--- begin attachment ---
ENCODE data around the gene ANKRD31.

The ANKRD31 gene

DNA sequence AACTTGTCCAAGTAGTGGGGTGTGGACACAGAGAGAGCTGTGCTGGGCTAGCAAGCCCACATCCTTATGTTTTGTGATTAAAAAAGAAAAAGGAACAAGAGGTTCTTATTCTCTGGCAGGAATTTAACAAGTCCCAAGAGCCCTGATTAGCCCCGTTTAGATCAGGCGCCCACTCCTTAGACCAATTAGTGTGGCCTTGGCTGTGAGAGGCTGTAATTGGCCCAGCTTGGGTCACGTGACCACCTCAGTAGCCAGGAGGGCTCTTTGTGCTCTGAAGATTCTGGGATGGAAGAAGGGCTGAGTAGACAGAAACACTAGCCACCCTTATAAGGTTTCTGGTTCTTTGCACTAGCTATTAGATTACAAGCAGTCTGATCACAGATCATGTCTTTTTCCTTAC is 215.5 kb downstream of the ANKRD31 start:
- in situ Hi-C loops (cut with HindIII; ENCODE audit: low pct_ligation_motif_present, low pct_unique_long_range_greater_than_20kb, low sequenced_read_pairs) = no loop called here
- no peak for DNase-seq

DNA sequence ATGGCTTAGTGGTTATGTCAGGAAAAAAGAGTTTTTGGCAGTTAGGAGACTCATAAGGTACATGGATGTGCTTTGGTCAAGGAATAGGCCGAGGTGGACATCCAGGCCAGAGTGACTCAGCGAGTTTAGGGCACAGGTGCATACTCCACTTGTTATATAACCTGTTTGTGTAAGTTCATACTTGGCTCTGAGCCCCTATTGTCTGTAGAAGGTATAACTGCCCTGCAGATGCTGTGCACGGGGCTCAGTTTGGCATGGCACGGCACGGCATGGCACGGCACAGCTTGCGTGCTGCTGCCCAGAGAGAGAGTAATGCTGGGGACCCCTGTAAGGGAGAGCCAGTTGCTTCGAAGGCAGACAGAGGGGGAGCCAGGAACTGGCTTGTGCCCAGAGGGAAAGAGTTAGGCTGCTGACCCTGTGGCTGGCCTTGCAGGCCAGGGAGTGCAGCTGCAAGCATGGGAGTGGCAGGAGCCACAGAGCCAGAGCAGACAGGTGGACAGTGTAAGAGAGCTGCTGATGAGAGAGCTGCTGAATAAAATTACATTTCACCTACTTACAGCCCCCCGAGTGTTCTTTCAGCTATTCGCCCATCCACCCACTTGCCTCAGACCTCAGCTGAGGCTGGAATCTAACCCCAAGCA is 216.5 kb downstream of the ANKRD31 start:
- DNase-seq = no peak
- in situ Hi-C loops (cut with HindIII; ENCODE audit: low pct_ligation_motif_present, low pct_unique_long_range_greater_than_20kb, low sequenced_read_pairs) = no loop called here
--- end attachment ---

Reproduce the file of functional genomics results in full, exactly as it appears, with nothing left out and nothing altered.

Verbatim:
ENCODE data around the gene ANKRD31.

The ANKRD31 gene

DNA sequence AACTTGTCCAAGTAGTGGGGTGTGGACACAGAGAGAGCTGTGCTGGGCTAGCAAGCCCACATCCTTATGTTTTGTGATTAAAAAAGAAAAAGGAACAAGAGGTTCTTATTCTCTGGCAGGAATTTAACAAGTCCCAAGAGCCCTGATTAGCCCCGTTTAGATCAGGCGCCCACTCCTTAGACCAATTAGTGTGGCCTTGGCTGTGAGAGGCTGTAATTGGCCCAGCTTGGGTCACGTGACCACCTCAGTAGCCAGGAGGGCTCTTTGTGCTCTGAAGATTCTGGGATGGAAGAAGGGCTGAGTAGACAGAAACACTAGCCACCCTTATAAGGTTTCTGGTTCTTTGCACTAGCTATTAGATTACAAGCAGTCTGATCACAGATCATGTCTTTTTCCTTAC is 215.5 kb downstream of the ANKRD31 start:
- in situ Hi-C loops (cut with HindIII; ENCODE audit: low pct_ligation_motif_present, low pct_unique_long_range_greater_than_20kb, low sequenced_read_pairs) = no loop called here
- no peak for DNase-seq

DNA sequence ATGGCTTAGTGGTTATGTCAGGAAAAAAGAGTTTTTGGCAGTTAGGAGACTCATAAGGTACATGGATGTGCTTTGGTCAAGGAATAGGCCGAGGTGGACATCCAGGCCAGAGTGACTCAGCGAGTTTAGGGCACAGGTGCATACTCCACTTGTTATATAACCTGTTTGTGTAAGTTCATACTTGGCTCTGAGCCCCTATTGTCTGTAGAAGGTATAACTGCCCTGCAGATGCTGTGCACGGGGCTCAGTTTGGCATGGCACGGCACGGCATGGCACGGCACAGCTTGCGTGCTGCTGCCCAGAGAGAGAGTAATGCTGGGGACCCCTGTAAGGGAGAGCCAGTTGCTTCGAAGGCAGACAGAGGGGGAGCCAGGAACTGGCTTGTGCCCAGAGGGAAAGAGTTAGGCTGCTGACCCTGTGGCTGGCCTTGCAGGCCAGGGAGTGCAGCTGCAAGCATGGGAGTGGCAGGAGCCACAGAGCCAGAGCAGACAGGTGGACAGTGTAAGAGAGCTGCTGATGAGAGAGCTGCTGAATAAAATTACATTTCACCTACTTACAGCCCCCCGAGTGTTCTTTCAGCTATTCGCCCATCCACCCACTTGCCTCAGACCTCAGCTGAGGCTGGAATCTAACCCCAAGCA is 216.5 kb downstream of the ANKRD31 start:
- DNase-seq = no peak
- in situ Hi-C loops (cut with HindIII; ENCODE audit: low pct_ligation_motif_present, low pct_unique_long_range_greater_than_20kb, low sequenced_read_pairs) = no loop called here